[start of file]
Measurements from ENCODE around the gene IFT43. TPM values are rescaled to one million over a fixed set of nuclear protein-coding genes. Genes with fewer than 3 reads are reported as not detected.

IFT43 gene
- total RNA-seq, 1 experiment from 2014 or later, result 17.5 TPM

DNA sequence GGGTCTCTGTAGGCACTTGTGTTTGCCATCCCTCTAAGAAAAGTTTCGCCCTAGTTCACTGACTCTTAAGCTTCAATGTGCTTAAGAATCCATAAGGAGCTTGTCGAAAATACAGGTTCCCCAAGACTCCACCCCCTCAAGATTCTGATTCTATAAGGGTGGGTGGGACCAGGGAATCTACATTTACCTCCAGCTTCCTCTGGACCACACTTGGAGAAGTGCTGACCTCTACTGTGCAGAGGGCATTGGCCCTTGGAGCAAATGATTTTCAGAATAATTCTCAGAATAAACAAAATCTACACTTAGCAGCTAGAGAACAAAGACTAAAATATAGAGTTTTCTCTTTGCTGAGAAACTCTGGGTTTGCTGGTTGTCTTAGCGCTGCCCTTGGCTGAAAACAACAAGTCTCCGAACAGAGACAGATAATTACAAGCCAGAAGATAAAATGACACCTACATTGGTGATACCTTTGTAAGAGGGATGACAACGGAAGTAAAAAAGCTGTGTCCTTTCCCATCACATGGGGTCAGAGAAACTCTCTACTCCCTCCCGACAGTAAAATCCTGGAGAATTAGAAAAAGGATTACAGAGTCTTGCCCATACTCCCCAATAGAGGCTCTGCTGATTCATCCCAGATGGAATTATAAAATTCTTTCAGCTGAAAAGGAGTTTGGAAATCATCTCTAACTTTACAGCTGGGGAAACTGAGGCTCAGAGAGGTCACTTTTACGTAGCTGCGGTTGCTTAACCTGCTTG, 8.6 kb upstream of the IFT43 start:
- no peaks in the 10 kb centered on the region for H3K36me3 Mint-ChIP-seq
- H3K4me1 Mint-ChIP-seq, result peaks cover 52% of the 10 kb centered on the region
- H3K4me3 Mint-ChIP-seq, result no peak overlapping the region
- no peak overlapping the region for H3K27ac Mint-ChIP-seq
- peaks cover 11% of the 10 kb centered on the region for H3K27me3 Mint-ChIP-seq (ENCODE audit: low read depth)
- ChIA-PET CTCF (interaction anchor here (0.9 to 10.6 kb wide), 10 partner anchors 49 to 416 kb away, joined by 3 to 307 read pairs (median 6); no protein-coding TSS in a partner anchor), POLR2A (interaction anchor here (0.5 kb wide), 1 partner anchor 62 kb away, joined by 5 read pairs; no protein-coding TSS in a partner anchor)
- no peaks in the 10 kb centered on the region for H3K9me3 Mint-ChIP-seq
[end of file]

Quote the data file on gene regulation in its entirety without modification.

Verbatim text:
Measurements from ENCODE around the gene IFT43. TPM values are rescaled to one million over a fixed set of nuclear protein-coding genes. Genes with fewer than 3 reads are reported as not detected.

IFT43 gene
- total RNA-seq, 1 experiment from 2014 or later, result 17.5 TPM

DNA sequence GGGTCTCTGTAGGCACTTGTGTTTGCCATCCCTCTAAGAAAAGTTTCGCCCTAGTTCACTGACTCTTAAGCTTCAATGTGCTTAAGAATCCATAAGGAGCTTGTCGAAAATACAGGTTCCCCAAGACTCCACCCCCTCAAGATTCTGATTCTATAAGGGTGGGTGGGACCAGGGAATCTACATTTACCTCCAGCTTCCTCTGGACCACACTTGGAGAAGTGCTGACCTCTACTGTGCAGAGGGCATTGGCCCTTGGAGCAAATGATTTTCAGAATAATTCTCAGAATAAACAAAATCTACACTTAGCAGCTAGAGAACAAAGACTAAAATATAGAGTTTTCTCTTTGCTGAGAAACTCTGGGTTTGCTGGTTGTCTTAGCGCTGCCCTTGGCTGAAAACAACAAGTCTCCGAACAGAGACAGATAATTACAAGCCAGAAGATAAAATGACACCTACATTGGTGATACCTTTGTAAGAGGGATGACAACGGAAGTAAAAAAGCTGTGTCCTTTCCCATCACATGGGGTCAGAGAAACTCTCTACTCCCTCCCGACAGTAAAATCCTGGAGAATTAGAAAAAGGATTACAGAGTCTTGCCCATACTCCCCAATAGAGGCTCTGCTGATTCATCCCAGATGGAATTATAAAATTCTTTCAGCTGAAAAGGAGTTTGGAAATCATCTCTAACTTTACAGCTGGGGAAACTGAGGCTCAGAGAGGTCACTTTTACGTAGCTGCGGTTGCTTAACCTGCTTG, 8.6 kb upstream of the IFT43 start:
- no peaks in the 10 kb centered on the region for H3K36me3 Mint-ChIP-seq
- H3K4me1 Mint-ChIP-seq, result peaks cover 52% of the 10 kb centered on the region
- H3K4me3 Mint-ChIP-seq, result no peak overlapping the region
- no peak overlapping the region for H3K27ac Mint-ChIP-seq
- peaks cover 11% of the 10 kb centered on the region for H3K27me3 Mint-ChIP-seq (ENCODE audit: low read depth)
- ChIA-PET CTCF (interaction anchor here (0.9 to 10.6 kb wide), 10 partner anchors 49 to 416 kb away, joined by 3 to 307 read pairs (median 6); no protein-coding TSS in a partner anchor), POLR2A (interaction anchor here (0.5 kb wide), 1 partner anchor 62 kb away, joined by 5 read pairs; no protein-coding TSS in a partner anchor)
- no peaks in the 10 kb centered on the region for H3K9me3 Mint-ChIP-seq